Activist investors aim to make money by buying shares of companies and then pushing them to change their strategy. This can include raising their dividend, launching a share buyback, spinning off a division, or an outright sale of company.
In the case of oil and gas companies, calls for a change in corporate strategy may not come straight away because some hedge funds will wait for energy prices to rise first, boosting the value of the company shares they acquired. That way, a hedge fund may cash out profitably even if its activist strategy fails, or if it decides against moving forward with it.
In disclosures this week, hedge funds known for their activist investing, including Elliot and Omega, said they bought stakes in Continental Resources, Marathon Oil, Laredo Petroleum and Sanchez Energy. They are obliged to disclose such stakes in quarterly regulatory filings with the U.S. Securities & Exchange Commission.
In the last six months, since June 19, Continental shares have fallen 36.9 percent, Marathon is down 25.2 percent, Laredo has slipped 52.5 percent and Sanchez has dropped by 60 percent.
While the hedge fund investors' immediate intentions are not known, funds are taking advantage of the companies' low valuations to build positions they can exploit later, industry sources said.
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For example, Elliott, a hedge fund run by billionaire Paul Singer, took a 4.5 percent stake in oil and gas exploration and production company Hess in 2013 and got three seats on its board after a bitter proxy fight with the company's management. It then successfully pushed the company to carry out several asset sales over the next two years.
Overstretched oil and gas exploration and production companies with assets in multiple basins, inefficient production and low growth are most likely to fall prey to activists, according to industry executives.
For example, Resolute Energy, said last week it would cut down on spending, hampering the developments of its assets and potentially limiting its earnings growth. Resolute's assets are spread out in Utah's Aneth Field, Wyoming's Hilight Field and Texas' Permian Basin.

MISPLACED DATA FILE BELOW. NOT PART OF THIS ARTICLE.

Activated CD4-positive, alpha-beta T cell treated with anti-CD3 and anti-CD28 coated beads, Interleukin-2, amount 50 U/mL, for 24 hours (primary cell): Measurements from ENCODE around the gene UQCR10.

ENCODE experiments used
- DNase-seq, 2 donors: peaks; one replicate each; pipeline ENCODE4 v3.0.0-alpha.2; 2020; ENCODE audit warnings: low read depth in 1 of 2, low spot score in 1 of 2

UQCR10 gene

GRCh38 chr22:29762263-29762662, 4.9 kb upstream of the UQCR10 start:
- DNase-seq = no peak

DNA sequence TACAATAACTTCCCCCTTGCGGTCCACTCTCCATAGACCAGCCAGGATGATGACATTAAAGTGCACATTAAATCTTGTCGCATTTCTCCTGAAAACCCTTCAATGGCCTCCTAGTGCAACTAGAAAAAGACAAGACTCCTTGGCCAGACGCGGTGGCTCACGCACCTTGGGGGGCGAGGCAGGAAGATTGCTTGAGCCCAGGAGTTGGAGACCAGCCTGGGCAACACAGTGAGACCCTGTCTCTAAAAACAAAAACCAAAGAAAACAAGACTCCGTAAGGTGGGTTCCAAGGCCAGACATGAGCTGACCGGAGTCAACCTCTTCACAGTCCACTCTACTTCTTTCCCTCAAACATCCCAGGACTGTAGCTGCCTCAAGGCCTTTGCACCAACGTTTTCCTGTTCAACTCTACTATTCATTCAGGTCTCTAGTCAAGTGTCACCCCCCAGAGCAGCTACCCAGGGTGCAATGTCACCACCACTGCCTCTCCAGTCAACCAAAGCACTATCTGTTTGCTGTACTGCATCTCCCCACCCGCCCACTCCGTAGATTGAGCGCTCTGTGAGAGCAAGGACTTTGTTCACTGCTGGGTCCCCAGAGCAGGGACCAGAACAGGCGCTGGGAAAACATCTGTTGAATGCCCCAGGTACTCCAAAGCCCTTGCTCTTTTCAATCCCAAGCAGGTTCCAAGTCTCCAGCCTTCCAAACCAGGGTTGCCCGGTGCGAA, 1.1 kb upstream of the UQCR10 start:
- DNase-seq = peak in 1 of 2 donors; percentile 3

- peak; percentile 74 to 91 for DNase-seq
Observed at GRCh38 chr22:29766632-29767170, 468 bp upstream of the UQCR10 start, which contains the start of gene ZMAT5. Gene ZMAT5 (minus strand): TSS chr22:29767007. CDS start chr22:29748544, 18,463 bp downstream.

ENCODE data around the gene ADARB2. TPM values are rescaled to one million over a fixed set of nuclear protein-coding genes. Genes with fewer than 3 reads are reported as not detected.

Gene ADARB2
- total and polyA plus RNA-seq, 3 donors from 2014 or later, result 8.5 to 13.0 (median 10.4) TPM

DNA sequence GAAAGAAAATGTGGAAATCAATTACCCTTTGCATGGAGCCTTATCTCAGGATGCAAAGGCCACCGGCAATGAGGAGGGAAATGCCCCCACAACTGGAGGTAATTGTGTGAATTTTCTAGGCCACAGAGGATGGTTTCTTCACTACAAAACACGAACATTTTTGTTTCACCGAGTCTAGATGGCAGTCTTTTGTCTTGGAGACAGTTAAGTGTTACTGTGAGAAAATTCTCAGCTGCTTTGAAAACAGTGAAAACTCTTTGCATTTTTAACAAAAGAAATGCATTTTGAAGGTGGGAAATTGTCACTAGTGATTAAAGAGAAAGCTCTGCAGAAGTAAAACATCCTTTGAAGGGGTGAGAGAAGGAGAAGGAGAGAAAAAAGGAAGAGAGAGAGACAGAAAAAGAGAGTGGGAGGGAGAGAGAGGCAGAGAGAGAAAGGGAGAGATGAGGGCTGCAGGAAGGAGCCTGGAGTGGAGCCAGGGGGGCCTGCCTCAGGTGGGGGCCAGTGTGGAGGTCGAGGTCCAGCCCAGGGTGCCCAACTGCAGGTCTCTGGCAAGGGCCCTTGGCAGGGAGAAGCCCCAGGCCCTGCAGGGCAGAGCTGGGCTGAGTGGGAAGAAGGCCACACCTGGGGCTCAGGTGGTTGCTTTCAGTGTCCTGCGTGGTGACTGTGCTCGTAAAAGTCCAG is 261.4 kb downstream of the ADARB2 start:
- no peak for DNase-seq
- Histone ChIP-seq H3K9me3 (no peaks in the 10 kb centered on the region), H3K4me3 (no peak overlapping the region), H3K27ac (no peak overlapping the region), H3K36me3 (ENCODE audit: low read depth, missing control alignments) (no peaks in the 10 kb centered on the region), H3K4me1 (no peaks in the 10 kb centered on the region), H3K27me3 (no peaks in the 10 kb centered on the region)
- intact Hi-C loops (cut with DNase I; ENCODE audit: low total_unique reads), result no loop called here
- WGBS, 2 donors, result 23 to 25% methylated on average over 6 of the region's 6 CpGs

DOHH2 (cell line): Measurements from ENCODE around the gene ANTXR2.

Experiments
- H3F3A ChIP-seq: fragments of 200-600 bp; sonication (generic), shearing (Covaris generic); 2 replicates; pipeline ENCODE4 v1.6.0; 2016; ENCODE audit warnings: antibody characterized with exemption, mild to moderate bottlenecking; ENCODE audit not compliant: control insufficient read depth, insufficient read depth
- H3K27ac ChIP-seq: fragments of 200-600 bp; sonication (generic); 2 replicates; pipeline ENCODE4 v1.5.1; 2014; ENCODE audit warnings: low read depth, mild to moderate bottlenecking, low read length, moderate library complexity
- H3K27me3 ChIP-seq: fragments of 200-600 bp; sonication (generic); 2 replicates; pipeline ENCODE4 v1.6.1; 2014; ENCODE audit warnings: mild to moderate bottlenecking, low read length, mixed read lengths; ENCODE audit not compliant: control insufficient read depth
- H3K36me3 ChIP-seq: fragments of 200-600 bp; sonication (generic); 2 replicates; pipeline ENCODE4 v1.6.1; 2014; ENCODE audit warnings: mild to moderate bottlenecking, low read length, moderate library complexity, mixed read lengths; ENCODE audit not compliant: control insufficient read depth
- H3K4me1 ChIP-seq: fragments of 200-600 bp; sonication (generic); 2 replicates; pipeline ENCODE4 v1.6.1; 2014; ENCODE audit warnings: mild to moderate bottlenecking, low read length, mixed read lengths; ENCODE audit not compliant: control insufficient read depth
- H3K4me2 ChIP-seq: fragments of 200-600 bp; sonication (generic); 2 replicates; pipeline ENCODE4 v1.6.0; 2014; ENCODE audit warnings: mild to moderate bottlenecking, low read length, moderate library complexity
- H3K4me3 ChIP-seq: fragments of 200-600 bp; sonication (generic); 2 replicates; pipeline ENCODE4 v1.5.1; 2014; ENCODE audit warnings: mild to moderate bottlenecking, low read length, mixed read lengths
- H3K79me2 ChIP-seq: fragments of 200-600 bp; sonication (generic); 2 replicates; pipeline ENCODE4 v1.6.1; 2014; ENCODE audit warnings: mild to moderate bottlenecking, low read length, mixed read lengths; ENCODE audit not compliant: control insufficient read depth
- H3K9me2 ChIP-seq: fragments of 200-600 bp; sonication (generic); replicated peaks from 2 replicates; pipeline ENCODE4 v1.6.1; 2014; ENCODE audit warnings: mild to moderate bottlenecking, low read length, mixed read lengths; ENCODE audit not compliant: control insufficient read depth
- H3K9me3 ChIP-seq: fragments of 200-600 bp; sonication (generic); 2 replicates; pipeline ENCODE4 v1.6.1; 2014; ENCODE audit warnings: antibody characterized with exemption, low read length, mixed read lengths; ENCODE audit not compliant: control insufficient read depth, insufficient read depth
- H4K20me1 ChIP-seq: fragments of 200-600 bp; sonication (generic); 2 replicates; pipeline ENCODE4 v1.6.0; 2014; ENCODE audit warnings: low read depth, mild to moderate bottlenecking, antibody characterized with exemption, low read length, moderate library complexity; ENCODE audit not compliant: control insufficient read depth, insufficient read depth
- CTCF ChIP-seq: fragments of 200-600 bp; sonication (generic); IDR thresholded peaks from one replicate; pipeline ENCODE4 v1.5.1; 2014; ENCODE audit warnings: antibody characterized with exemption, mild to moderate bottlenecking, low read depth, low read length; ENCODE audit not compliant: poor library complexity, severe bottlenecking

Resolute Energy as well as Laredo are vulnerable to activists because of their weak balance sheet. Their indebtedness, equivalent to 20.61 and 9.85 times of their annual cash flow, respectively, is much higher than the industry average of 5.84 times annual cash flow. This could make them susceptible to activist calls to bolster their finances through asset sales. Laredo and Resolute Energy did not respond to requests for comment.
Agitating now or later
It is unlikely activists will call for an oil and gas company to explore a sale in this environment, given the effect of low energy prices on company valuations, a view that would align with those of oil company executives. But activists may put pressure on them to shed assets now in a bid to strengthen their balance sheet, as Elliott did with Hess.
Activists are betting bet consolidation in the energy sector will occur once oil prices stabilize.Exxon Mobil, Chevron and other large exploration and production companies will ultimately use their cash piles to make some large acquisitions. Activists may hope companies they are buying into would be the targets.
Another strategy activists may demand is that mature oil producing assets be spun off into yield-generating vehicles known as a master limited partnerships (MLPs). This is because the remaining assets that stay with the company will have higher growth, and so the shares held by the hedge fund in that company are likely to get a boost.
To be sure, many hedge funds acknowledge that their strategy comes with significant risks. Their bets could be wiped out if the oil price turns against them.
"You can have a perfect thesis and argument for what a company should do to unlock shareholder value, but if the commodity price moves down and the share price drops, the value of the proposals could be completely destroyed," said Shreyas Gupta, a partner at activist investor Sandell Asset Management, a firm with a history of activist investing.